Weekend Reading: Regional Desserts, The Power of Pie, and More

What we’re reading, cooking, and clicking this week.

Slate's interactive "United Sweets of America" map is a guide to 50 of America's most distinctive regional desserts—one for each state. Some, like Wisconsin's ring-shaped, fruit-filled pastry known as the Kringle, I was familiar with. Others, like St. Louis, Missouri's gooey butter cake, and Rhode Island's frozen lemonades, were new to me. It's a must-read for anyone with a sweet tooth. [Slate] —Karen Shimizu, senior editor, @karemizu

I love this article by Stacy Adimando, which starts off with her wish to recreate the ricotta pie of her ancestral Italy—an attempt to recreate the world of her great grandparents in her own Brooklyn kitchen. The article then goes off in an entirely unexpected direction, discussing the power that pie, whether ricotta or rhubarb, holds over us: How it summons a sense of nostalgia while continuing to teach us new lessons each and every time we make it. [Gastronomica] —Keith Pandolfi, senior editor, @keithpandolfi

As the owner of a Boston Terrier and someone who believes that sharing a meal with others (pets included) is a powerful way to bond, I'm really excited about Disney's forthcoming animated short Feast—a sweet story about a man and his pup (who happens to be a Boston Terrier) and the food that strengthens their relationship. The studio released some images this week; the short is due out this fall. [USA Today] —Michellina Jones, digital producer, @michellinajones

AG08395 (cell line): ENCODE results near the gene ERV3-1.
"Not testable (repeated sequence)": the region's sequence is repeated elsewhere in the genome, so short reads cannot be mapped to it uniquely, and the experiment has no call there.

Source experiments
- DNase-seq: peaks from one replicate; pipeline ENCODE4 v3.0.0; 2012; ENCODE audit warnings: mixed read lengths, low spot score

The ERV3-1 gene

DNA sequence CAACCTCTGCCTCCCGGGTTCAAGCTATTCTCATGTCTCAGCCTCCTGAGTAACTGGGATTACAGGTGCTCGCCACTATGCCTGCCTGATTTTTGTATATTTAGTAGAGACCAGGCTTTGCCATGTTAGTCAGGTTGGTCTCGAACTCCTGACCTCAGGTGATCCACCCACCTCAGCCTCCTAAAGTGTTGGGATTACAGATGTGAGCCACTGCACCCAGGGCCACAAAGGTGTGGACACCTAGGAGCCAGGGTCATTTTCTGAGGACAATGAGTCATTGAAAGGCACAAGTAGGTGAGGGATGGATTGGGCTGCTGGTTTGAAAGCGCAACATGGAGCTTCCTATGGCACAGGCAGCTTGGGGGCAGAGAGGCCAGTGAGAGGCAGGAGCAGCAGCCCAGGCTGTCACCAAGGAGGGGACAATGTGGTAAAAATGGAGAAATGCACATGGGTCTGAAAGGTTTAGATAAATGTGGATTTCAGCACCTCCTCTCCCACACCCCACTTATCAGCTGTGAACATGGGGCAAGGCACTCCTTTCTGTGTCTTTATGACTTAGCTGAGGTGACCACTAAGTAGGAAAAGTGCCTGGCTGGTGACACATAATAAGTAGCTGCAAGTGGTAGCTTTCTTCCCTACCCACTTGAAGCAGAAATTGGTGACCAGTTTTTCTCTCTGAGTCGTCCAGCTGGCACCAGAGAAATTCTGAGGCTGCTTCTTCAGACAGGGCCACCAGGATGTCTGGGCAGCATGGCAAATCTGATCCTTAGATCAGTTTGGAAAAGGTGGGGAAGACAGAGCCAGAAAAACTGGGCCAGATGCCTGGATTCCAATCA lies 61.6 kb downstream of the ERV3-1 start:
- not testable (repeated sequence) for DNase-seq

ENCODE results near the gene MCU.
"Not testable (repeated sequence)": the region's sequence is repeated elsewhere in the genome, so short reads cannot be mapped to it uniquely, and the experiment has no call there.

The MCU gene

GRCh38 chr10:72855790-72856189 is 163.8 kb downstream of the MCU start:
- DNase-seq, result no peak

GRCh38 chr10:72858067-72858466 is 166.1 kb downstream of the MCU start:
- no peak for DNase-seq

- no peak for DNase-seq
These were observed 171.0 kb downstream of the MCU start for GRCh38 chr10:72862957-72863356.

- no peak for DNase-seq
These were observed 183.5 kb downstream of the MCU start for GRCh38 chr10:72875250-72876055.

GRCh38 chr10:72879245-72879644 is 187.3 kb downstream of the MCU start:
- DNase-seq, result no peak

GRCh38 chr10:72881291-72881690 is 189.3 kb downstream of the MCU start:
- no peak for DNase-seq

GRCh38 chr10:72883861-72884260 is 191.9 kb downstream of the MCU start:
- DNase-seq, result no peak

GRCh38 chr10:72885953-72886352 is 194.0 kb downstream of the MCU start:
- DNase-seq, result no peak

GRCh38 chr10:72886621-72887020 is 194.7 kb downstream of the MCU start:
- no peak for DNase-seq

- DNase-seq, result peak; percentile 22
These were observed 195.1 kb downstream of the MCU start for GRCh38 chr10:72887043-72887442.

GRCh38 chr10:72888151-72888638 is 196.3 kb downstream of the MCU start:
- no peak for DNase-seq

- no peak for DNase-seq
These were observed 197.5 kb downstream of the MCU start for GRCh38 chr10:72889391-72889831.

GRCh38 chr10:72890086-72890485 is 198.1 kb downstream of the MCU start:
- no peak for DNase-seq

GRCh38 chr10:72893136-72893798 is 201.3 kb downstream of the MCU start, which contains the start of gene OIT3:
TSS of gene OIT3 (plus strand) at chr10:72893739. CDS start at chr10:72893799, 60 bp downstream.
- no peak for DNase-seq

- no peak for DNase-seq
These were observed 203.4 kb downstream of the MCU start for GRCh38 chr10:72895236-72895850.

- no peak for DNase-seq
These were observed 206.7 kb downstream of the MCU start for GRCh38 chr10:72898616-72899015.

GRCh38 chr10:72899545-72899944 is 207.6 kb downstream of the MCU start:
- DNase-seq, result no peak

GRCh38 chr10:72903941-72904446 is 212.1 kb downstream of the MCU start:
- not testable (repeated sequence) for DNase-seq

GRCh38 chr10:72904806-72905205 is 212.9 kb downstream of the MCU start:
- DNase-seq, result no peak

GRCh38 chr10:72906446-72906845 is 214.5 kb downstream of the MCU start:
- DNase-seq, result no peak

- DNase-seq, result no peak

According to a study conducted by the Economic Policy Institute, 16.7% of restaurant workers are living below the poverty line (that's 10% more than employees in other industries). The study's other findings, which examine race, gender, and benefits, are fascinating, and also pretty depressing. Hopefully the study will force employers to change their policies—hospitality workers deserve better than this. [Economic Policy Institute] —Farideh Sadeghin, test kitchen director, @sadeghin

The Onion never fails to crack me up, and this article, written as if by the CEO of Ball Mason Jars about the insane riches of his success, is no exception. [The Onion] —Zoe Schaeffer, assistant digital editor, @zschaef

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